Chris Graham, a marketing strategist and author of a guide to branded residences, is unsurprised that residences are seeing an uptick in prime central London, where competition between developers is now fierce. “If you have got luxury real estate all over the place, how do you compete?” he says. “Getting a brand in gives you all of the style and kudos of that brand, and helps you stand apart.”
Estimates of how much these buyers are prepared to pay for a brand name vary wildly; research by Savills in London suggests the average is eight per cent more than for a non-branded equivalent property.
The premiums for branded residences in the capital are far lower than those seen in resort destinations, where buyers often pay double the price of a “normal” flat. “There is not that margin in London,” explains Graham. “People are already paying premium prices and there is so much on the doorstep that there is only so much more they will pay.”
The reason they are willing to pay any premium at all can be summed up in two words: convenience and kudos. Penny Mosgrove, head of Quintessentially Estates, a buying agency, believes some consumers adopt a hotel brand for holidays and business early on in their lives, and stick with it religiously.
“These hotels soon start to feel like home and exert an emotional pull on guests,” she says. “We deal with clients who self-define as ‘obsessed’ with certain hotel brands and, when it comes to buying property, will only consider property with a connection to their favoured hospitality group.”
Overseas buyers tend to be particularly keen, says Will Watson, a partner at The Buying Solution. “They may not know London but are very comfortable with brands with standing such as Four Seasons or Mandarin Oriental, and feel it’s a ‘home from home’.”
Owners of a branded residence can usually mitigate their high entry prices and service charges by renting residences back to the hotel when they are not in situ. According to the global architectural practice WATG, which specialises in the hospitality sector, between 70 and 80 per cent of owners take this option.
And when it comes to resales, Graham believes the limited supply helps keep resale prices strong. “It does of course depend on the prevailing market conditions,” he says. “If you bought in 2014 the market has now completely gone stagnant and you are going to have to drop your price. But there is evidence that branded residences are easier to resell, because of all the benefits and the bragging rights.”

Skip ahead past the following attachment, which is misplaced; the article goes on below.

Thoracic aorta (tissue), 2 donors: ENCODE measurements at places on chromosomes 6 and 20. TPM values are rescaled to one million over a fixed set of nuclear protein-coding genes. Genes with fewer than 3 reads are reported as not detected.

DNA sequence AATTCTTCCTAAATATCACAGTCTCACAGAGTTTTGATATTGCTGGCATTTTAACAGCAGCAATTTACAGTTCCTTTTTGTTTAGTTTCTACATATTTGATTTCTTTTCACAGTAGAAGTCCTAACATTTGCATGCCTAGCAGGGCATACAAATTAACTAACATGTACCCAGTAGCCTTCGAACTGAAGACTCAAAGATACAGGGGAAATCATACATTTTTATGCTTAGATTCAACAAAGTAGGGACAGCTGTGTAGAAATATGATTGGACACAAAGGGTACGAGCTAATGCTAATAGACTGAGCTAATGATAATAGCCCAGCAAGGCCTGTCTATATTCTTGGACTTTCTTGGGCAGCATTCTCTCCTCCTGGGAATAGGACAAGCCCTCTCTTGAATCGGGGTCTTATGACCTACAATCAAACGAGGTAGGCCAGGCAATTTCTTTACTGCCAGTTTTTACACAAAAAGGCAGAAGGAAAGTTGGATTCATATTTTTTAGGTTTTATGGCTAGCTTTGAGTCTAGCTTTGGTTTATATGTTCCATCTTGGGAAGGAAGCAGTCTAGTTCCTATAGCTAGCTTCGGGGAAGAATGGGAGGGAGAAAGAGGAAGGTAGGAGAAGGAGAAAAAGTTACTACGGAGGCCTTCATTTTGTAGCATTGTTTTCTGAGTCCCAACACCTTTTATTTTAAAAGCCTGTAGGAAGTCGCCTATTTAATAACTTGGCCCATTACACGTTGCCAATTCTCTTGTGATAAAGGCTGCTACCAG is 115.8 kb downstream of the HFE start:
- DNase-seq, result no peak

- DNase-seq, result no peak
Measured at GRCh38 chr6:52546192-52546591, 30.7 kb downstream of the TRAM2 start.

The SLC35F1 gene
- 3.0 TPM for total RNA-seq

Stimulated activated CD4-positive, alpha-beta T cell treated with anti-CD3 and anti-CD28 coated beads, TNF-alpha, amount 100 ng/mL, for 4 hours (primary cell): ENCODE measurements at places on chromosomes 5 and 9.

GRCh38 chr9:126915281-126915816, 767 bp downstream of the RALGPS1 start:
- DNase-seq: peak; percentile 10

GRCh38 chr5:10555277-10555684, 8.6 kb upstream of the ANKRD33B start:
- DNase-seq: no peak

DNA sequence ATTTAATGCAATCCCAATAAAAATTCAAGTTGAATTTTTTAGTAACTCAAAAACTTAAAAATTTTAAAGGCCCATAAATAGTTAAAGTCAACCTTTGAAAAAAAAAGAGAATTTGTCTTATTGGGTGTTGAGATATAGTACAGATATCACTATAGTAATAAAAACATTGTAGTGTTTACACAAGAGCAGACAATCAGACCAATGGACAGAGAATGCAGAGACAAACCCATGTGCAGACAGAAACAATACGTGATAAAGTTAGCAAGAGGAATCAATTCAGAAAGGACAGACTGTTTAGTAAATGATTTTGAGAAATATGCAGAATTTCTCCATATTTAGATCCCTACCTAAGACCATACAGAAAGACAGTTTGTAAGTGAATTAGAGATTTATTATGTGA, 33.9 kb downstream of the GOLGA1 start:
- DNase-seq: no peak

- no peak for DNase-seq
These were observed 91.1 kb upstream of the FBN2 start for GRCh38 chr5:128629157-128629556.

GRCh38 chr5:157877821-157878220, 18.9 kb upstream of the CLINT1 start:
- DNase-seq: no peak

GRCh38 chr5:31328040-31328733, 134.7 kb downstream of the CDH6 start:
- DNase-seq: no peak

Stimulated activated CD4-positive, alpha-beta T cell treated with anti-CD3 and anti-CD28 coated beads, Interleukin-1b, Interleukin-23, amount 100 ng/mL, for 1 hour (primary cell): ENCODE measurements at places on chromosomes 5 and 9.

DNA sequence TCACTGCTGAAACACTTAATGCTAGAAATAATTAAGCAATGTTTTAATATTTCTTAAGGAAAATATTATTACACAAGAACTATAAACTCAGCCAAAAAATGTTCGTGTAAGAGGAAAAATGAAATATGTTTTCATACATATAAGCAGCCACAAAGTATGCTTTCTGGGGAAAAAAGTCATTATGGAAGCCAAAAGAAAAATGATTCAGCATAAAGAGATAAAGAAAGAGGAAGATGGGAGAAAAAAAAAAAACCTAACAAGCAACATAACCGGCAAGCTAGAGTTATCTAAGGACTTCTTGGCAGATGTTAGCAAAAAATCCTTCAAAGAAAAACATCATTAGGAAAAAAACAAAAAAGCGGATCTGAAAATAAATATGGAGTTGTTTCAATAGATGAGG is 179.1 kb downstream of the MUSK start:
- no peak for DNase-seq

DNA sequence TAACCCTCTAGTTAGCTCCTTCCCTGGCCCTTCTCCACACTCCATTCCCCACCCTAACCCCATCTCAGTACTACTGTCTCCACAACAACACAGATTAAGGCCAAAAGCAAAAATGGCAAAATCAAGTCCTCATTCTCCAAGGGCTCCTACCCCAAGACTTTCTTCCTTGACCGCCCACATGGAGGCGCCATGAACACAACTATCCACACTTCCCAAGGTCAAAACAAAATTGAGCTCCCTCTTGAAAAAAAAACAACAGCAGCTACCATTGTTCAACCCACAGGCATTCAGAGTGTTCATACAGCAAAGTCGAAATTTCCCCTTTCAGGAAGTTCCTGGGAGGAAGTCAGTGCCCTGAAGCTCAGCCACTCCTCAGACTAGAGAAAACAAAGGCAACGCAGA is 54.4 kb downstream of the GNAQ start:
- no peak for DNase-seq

Ian Pidgeon, a partner at Knight Frank, agrees. Although this market is still young, early examples of these branded buildings, notably One Hyde Park, still carry big premiums. “Certainly if you look at where the demand is, it is very much towards ‘best in class’ buildings which offer these kind of services,” he says.
An anomaly, geographically at least, is Damac Tower Nine Elms, an early experiment in whether branded residences will fly beyond prime central London. The 50-storey building has interiors by Versace Home, complete with branded punchbags in the gym. The project launched in 2015 and by October 2017 almost half of its 360 homes had already been sold off plan, even as prices dropped and sales of London property ground to a standstill. The developer would not comment on sales to date, but there are still some flats for sale including a three-bedroom apartment on the 40th floor of the tower, listed with Johns & Co estate agents for £3.33 million.
While the branded residence is, of course, a tiny niche market, Graham believes the concept will spread, with mainstream hotels starting to do deals with mid-price developers. He doesn’t rule out tie-ups with high street fashion or interiors’ brands – a home with the John Lewis or Habitat seal of approval would probably play rather well. “Logically why would it not trickle down?” asks Graham. “There are plenty of four-star brands around, which could offer the same thing without the five-star prices.”